2016 is looking like a fantastic year to own Kinder Morgan (NYSE:KMI) stock.

Kinder Morgan shares have gained 47% so far this year, and you can thank Warren Buffett for a lot of that gain. In February, news broke that Buffett's Berkshire Hathaway (NYSE:BRK.A) (NYSE:BRK.B) had plowed $400 million into the shares, giving the stock an immediate 10% boost.  

The stock hasn't looked back since, tacking on 25% more profit since the Buffett news broke. Today, Kinder Morgan shares are rising once again on news that investment banker Morgan Stanley is upgrading the shares.

Here are three things you should know about that.

Kinder Morgan's pipelines stretch a long way. And investors could wait a long time to profit from them. Image source: Getty Images.

1. Well, nobody knows

The first thing to know about why Morgan Stanley likes Kinder Morgan is that...no one knows much about why Morgan Stanley likes Kinder Morgan. On Thursday, StreetInsider.com the analyst upped its rating on Kinder Morgan stock to overweight, and raised its price target from $23 to $24. But that's the extent of what we were able to learn there.

Over at TheFly.com, the word is that Morgan Stanley likes the improving "credit metrics" at Kinder Morgan, and sees "better cash flows" emerging -- but not until 2018. All of this paints a picture of an improving business with a better balance sheet, but details remain few and far between.

2. Bigger is better

So what do we know for sure? Well, we know that Kinder Morgan is a one-of-a-kind company. The largest oil and gas pipeline company in the nation, Kinder controls pipelines crisscrossing the country across a combined 84,000 miles. It's also the largest independently owned terminal operator in America.

3. An "oil" company independent of the price of oil

Speaking of independence, another thing we know about Kinder Morgan is that -- and this is curious for a company in the oil and gas trade -- Kinder Morgan's business isn't really affected much by the price of oil. One of the reasons Buffett's Berkshire bought it, after all, may be Buffett's well-known fondness for "toll booth" companies -- businesses that charge a set fee based on how much goods and services move through their domains, regardless of the value of said goods and services.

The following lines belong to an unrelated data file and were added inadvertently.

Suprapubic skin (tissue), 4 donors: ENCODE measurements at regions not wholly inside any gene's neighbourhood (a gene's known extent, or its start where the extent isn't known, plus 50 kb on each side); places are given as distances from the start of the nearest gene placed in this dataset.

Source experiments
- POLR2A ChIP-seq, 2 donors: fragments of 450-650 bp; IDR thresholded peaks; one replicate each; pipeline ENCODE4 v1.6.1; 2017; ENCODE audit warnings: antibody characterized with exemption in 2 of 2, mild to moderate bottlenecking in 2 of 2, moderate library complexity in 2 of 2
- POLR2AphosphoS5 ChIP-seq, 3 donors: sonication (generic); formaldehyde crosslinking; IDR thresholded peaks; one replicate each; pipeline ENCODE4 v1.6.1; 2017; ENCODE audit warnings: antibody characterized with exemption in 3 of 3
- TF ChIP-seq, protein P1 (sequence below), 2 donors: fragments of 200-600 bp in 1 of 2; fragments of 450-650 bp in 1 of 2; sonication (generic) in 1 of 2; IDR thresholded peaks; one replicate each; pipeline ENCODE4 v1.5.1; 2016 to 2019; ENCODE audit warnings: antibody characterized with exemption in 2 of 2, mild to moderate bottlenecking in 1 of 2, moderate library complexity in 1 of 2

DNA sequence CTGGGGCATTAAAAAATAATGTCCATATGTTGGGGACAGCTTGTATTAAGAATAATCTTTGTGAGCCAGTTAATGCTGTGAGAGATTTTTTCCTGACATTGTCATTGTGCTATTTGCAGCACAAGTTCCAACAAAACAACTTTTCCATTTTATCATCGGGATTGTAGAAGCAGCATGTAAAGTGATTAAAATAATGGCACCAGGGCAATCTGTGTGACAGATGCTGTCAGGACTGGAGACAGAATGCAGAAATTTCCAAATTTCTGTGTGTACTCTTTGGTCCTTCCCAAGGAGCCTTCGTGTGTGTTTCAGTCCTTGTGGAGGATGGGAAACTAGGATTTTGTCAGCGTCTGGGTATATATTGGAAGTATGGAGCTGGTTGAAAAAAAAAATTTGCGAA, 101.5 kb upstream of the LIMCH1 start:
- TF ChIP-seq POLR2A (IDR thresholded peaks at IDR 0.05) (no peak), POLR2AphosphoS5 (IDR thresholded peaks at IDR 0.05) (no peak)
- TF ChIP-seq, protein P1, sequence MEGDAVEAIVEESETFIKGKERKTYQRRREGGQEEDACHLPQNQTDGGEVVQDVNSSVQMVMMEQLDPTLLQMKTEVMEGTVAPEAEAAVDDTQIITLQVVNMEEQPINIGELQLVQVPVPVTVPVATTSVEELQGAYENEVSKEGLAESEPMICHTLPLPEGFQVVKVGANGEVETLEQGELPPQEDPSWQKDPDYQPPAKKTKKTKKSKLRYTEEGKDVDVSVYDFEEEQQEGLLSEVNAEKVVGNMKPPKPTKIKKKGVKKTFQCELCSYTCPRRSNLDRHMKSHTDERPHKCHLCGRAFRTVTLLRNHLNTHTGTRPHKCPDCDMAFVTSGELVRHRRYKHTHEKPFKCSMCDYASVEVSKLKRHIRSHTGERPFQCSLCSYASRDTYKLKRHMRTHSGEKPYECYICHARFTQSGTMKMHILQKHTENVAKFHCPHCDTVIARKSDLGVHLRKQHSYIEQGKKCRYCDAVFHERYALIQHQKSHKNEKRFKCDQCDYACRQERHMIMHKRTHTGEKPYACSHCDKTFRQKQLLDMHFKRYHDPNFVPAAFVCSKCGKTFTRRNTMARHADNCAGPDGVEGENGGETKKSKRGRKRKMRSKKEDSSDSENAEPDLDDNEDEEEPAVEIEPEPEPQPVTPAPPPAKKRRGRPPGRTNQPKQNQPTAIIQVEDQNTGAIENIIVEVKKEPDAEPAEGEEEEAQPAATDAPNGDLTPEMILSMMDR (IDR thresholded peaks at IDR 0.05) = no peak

Charging for transit of oil and gas through its pipes, Kinder Morgan is just that kind of business. As the price of oil plummeted more than 60% from 2014 through 2015, Kinder Morgan's revenue slipped only 11%, and its cash flow and gross profits actually increased. (True, net profits fell, but only because of a large goodwill impairment.)

One final thing: Where's the cash?

Of course, all of the above was well known about Kinder Morgan long before Morgan Stanley decided to upgrade it. And none of this seems to have factored into the one thing we know about what Morgan Stanley's actual reason for upgrading: The supposed improvement in cash flows in 2018, and their effect upon the balance sheet. So what do we know about that?

Well, at the same time as oil prices were falling last year, we know that Kinder Morgan's cash flows increased -- from $4.5 billion to $5.3 billion. We know that currently, cash flows are waning -- down to $5.1 billion booked over the past 12 months. And we know that capital spending ate up a big chunk of that cash -- $2 billion -- leaving Kinder Morgan with trailing free cash flow of $3.1 billion.

Most analysts who follow the company anticipate rising capital expenditures to continue to eat away at Kinder's free cash flow over the next two years, as capex surges to $3.4 billion this year, then rises to $3.5 billion in 2017, and $4.1 billion in 2018. After that, however, analysts quoted on S&P Global Market Intelligence expect capital expenditures to wane again, freeing up more cash to -- as Morgan Stanley says -- improve Kinder's "credit metrics."

In the meantime, in between time, however, it's entirely possible that Kinder Morgan's free cash flow numbers are going to look quite ugly, and for quite some time. Even if Morgan Stanley is right about cash flows improving in 2018, therefore, and even if that's a year ahead of schedule, it still seems to me a long time to wait.

I fear the time to buy Kinder Morgan stock is not yet now.

This article represents the opinion of the writer, who may disagree with the “official” recommendation position of a Motley Fool premium advisory service. We’re motley! Questioning an investing thesis -- even one of our own -- helps us all think critically about investing and make decisions that help us become smarter, happier, and richer.